Crime and Justice

State begins implementing new law on mental health in prison

Annie Ramniceanu

Annie Ramniceanu, mental health systems director for the Corrections Department, speaks to lawmakers. File photo by Elizabeth Hewitt/VTDigger

[V]ermont officials have finalized an agreement between the Department of Mental Health and the Department of Corrections to begin improving treatment for inmates with mental illness.

The agreement is the first step in a multiyear policy change required as part of a law passed this year. The legislation, S.61, makes several changes regarding mental health treatment for people incarcerated in Vermont.

Under the new law, as of July 2019, if a mental health provider finds that a prisoner is in need of an inpatient level of care, the inmate must receive that level of care within 48 hours.

A.J. Ruben of the group Disability Rights Vermont said the new law addresses “a longstanding issue” concerning timely access to needed mental health treatment.

The issue has been at the heart of lawsuits the organization has brought against the state before, including one, involving a person identified only as Patient A, which was settled last year. The settlement included an agreement that prisoners with a need for a hospital level of psychiatric treatment would get more time with clinicians.

Ruben said the new law will increase collaboration between state departments to serve inmates with mental illness.

“It’s making the Agency of Human Services use its resources more effectively to make sure that folks who need more care than they’re able to get (receive) those augmented services,” Ruben said.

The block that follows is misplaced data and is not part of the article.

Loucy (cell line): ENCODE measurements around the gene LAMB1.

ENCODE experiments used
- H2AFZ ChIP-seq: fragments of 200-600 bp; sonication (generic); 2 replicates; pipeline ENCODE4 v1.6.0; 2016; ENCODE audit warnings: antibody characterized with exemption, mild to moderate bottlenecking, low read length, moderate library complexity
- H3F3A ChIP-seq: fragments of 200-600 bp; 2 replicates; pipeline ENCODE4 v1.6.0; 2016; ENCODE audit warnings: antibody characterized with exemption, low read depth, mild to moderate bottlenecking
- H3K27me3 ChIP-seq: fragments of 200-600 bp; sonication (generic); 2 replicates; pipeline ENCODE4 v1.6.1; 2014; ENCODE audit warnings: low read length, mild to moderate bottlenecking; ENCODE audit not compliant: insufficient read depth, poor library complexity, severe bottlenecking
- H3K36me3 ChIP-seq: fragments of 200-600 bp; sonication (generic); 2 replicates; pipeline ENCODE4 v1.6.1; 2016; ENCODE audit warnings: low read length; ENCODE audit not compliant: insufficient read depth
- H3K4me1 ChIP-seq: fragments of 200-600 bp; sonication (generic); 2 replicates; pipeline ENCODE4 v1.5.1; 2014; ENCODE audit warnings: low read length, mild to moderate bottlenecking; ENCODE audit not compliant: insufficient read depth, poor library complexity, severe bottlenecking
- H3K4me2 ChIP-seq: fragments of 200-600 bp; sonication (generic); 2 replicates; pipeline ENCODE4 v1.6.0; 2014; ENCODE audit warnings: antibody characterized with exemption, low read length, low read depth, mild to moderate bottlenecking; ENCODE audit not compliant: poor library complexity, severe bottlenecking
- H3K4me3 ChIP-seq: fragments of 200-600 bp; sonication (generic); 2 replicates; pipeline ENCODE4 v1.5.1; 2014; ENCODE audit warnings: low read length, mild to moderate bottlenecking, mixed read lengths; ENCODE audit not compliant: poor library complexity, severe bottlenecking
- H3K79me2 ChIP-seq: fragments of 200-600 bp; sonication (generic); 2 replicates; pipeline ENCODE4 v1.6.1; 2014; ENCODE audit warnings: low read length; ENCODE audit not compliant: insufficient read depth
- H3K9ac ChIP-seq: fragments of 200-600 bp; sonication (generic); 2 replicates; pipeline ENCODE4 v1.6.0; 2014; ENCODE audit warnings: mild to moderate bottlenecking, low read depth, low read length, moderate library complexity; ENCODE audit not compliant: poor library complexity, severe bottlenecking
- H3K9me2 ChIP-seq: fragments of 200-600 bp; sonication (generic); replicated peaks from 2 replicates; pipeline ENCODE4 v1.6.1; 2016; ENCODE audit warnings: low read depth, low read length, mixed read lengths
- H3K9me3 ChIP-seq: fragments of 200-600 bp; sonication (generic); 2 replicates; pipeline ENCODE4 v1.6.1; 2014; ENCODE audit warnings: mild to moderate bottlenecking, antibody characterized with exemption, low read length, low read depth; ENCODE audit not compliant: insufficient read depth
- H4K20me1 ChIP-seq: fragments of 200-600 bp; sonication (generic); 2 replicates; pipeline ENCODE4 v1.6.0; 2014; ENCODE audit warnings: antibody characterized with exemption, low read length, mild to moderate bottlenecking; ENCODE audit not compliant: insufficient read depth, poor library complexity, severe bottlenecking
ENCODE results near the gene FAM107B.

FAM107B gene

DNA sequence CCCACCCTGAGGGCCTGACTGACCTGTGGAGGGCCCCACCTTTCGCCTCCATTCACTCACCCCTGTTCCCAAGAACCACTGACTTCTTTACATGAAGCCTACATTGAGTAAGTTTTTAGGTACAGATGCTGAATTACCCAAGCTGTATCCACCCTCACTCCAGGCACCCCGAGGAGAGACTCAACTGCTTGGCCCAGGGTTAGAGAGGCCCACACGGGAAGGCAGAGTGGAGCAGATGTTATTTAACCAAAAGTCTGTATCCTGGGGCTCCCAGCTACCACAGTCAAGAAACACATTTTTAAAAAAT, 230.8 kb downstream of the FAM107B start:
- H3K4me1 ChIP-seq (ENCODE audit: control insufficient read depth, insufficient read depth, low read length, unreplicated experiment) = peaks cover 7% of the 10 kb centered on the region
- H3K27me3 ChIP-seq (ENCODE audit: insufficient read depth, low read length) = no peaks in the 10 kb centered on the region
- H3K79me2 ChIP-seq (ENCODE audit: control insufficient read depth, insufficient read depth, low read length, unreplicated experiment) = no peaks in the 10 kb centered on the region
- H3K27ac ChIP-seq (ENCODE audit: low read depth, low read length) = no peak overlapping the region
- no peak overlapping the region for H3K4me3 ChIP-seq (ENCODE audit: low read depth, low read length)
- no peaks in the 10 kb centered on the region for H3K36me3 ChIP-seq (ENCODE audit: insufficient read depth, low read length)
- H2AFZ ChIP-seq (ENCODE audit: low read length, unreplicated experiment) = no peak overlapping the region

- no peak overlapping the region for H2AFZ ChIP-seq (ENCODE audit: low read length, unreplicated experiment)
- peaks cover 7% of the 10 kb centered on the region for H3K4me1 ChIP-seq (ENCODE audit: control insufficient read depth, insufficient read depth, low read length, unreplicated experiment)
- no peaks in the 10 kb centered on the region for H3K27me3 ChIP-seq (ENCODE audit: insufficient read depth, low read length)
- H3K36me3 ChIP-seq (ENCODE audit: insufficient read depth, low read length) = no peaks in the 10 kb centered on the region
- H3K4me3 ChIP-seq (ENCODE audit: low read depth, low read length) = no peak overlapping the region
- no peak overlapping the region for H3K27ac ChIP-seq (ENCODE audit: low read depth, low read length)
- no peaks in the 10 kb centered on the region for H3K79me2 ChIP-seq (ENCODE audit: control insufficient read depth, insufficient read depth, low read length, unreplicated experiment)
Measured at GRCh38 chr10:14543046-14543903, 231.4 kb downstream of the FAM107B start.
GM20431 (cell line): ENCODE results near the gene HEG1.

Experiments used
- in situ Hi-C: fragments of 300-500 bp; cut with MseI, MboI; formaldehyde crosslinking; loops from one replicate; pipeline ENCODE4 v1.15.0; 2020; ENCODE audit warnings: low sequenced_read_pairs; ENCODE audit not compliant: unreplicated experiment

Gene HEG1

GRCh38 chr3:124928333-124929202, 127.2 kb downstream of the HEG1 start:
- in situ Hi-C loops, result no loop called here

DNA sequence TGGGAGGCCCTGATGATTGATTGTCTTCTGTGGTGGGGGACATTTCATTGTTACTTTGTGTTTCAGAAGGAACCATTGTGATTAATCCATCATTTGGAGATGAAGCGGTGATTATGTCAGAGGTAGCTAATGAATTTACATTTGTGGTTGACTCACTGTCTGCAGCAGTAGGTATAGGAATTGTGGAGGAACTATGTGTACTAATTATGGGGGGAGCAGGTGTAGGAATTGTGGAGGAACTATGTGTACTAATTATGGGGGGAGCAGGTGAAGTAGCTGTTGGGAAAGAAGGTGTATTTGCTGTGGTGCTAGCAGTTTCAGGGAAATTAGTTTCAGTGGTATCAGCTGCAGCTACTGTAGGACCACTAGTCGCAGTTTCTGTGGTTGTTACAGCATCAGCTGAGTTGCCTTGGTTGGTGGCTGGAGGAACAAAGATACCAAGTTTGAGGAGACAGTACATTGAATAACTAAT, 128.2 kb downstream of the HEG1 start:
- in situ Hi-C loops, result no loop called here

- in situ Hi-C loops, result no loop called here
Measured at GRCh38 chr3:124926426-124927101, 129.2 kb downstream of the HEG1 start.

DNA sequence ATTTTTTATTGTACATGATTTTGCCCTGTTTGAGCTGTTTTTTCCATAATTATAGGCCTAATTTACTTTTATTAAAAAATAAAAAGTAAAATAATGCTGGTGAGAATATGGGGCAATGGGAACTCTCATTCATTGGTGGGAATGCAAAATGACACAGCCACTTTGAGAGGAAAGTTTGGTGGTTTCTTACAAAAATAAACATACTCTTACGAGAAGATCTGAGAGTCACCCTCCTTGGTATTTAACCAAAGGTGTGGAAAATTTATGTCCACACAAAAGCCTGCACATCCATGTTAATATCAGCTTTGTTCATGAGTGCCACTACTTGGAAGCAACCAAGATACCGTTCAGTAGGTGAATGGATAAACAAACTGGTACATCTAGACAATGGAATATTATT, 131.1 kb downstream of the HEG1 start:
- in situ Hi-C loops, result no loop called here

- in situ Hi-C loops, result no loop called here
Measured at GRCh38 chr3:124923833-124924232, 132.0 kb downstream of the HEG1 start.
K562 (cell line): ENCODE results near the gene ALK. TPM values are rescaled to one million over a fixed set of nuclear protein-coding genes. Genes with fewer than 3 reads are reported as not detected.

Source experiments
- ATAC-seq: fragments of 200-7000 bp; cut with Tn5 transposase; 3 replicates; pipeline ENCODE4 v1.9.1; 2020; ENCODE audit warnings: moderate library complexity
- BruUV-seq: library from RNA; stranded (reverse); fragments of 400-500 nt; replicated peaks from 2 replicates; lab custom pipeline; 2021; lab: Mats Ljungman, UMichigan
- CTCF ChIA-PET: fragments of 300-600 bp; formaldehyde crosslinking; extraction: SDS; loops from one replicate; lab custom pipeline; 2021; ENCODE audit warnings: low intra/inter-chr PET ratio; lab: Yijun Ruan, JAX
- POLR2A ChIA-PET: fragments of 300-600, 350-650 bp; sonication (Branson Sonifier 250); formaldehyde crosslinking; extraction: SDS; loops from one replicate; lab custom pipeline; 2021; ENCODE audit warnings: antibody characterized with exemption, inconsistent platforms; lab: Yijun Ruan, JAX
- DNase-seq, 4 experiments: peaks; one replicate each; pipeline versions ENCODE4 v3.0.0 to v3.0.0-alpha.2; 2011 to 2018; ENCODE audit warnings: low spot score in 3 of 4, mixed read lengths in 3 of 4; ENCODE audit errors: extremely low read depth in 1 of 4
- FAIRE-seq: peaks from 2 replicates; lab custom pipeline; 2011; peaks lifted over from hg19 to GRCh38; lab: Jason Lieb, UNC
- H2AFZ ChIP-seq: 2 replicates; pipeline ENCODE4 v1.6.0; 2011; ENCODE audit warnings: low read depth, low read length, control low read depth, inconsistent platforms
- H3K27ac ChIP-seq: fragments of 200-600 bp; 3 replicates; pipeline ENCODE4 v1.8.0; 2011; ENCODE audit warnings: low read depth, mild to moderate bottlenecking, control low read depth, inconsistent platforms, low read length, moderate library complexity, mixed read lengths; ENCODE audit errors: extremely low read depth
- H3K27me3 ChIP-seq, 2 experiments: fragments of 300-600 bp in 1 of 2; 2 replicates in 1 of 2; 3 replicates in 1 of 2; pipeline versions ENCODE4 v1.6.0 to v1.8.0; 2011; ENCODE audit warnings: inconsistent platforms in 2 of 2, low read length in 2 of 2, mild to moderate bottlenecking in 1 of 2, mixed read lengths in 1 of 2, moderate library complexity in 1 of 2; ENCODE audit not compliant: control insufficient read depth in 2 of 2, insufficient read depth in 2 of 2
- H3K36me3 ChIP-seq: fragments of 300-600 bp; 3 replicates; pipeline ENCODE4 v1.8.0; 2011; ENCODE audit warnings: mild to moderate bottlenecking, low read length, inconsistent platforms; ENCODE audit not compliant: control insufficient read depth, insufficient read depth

In the new law, legislators also required the departments of Mental Health and Corrections to work together to set up a mental health treatment center for those in the corrections system by July 2019.

In the interim, the two departments were required to enter into a memorandum of understanding by July 1 for how to care for inmates who are determined to need a higher level of mental health services than the corrections system can provide.

Annie Ramniceanu, mental health systems director for the Corrections Department, said state officials are still exploring what a forensic mental health care center could look like. Over the next year, they will further look into what need there is in Vermont and see what models might be a good fit.

The new law enhances collaboration between the departments, she said.

“I do think this increases the accountability of all the systems to provide care and creates pathways for this collaboration,” Ramniceanu said.

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Elizabeth Hewitt

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